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A Prospective Study Measuring Exhaled Nitric Oxide in Exercise-Induced Asthma

This study has been completed.
Sponsor:
Information provided by (Responsible Party):
Melodi Pirzada MD, Winthrop University Hospital
ClinicalTrials.gov Identifier:
NCT01097954
First received: March 31, 2010
Last updated: June 13, 2013
Last verified: June 2013
  Purpose

Exercise induced bronchospasm (EIB), also known as exercise induced asthma (EIA) is a transient obstruction to airflow triggered by exertion.

It is now a well known identity, center of discussion in recent years, particularly in the athletes' world. It is more common in asthmatic individuals (regardless of severity of disease), but it is also seen in otherwise healthy subjects, leading to the general consensus that the pathophysiology is different than asthma.

The concentration of exhaled nitric oxide (FeNO) in various airway & respiratory disorders, particularly asthma, has been deeply studied. Its use for noninvasive monitoring of asthma control (reflecting airway eosinophilic inflammation) is being closely examined and put into clinical practice. FeNO is significantly elevated in asthma. Elevated FeNO levels have also been noted in patients hospitalized with a COPD exacerbation, acidosis, rhinitis, bronchiectasis, active pulmonary sarcoidosis, active fibrosing alveolitis, and acute lung allograft rejection. Decreased FeNO levels have been seen in patients with primary ciliary dyskinesia, cystic fibrosis, PiZZ phenotype-related alpha-1 antitrypsin deficiency, and pulmonary hypertension

Two studies have addressed the variations on FeNO after EIB and they had contradictory results. Scollo et al. found no change in FeNO in either healthy or asthmatic children after a 6-min of vigorous exertion in an exercise laboratory when they studied 24 asthmatic and 18 control children. Terada et al. reported, for 39 subjects, a decrease in FeNO in subjects with EIB and an increase in healthy controls.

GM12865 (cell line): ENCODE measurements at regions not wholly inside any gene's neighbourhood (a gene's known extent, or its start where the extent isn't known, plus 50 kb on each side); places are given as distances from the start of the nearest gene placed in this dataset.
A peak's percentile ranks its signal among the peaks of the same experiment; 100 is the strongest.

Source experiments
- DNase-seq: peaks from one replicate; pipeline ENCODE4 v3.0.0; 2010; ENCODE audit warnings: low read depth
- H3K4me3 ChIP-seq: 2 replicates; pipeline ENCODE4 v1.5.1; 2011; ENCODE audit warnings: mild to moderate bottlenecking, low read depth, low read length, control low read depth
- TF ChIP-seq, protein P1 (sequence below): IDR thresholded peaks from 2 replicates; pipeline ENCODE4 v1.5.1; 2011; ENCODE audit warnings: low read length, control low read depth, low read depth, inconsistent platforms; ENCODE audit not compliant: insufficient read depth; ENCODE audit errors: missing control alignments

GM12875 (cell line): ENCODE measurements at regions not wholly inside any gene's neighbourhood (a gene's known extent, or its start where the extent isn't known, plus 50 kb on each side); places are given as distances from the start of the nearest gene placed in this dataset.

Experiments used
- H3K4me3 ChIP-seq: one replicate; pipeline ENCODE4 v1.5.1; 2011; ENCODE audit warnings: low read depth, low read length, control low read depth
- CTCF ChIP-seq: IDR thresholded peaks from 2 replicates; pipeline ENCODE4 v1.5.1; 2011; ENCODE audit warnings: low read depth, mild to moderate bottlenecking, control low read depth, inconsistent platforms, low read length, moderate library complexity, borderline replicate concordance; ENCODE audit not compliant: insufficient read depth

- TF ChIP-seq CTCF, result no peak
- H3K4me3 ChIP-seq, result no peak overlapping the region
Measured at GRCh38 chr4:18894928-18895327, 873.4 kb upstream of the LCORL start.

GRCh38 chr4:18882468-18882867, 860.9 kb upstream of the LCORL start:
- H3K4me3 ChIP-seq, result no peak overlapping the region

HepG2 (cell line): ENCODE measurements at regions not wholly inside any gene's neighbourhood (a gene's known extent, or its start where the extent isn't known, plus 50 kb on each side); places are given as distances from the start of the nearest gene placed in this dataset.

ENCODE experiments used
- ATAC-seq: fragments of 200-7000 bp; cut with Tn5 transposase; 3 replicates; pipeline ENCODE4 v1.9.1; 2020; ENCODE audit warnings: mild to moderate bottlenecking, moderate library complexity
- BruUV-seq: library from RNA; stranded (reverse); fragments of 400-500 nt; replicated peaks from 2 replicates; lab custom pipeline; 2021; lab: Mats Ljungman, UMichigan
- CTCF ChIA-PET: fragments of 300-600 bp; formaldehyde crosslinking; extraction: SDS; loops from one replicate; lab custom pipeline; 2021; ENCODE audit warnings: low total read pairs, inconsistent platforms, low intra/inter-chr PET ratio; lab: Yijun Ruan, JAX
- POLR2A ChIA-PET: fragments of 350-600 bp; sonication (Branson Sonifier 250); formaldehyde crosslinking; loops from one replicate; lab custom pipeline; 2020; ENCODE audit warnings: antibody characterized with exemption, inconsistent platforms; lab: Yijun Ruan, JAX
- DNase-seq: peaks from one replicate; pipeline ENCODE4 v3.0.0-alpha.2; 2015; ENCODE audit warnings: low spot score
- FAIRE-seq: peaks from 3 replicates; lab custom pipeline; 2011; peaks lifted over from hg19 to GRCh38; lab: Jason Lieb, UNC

It is well accepted that the pathophysiology of exercise induced bronchospasm it is not similar to that of asthma. Certainly the inflammation in the airway does not appear to be eosinophilic. Understanding the disease mechanism is a key factor to adequately manage it.

This will be a prospective study measuring online exhaled nitric oxide involving children 8 to 21 years old. The study group will include any children coming for a pulmonary exercise test in the exercise laboratory located in the Pediatric Pulmonary Division office.

The study will be conducted from the fall of 2009 until the spring of 2011. The change in the FeNO measurement will be correlated with the change in % predicted FEV1. We will consider significant a decrease in FEV1 post exercise of 15% and/or decrease on FEF25-75 of 20% that will persist until 15 minutes after completing exercise.

We will also record any symptoms reported by the subject during or after the test.

An exercise test is a standard of care when suspecting exercise-induced asthma. The subjects and their parents coming for exercise test will be offered the opportunity to participate in the study.

The subject will come for the exercise test and will perform spirometry and FeNO measurement prior to start the test. According to our exercise laboratory protocol 1 minute of warm up at a low speed, followed by 6 minutes of high speed (enough to increase heart rate to 90% predicted or more) and 3 minutes of cool down at a low speed will be performed.

Then spirometry will be repeated at 3, 5, 10 and 15 minutes and FeNO measurement will be taken at 5, 10 and 15 minutes.

We will analyze the data to find if there is any significant change in FeNO measurements after exercise.


Condition
Exercise Induced Asthma

Study Type: Observational
Study Design: Observational Model: Case-Only
Time Perspective: Prospective
Official Title: A Prospective Study Measuring Exhaled Nitric Oxide in Exercise-Induced Asthma

Resource links provided by NLM:


Further study details as provided by Winthrop University Hospital: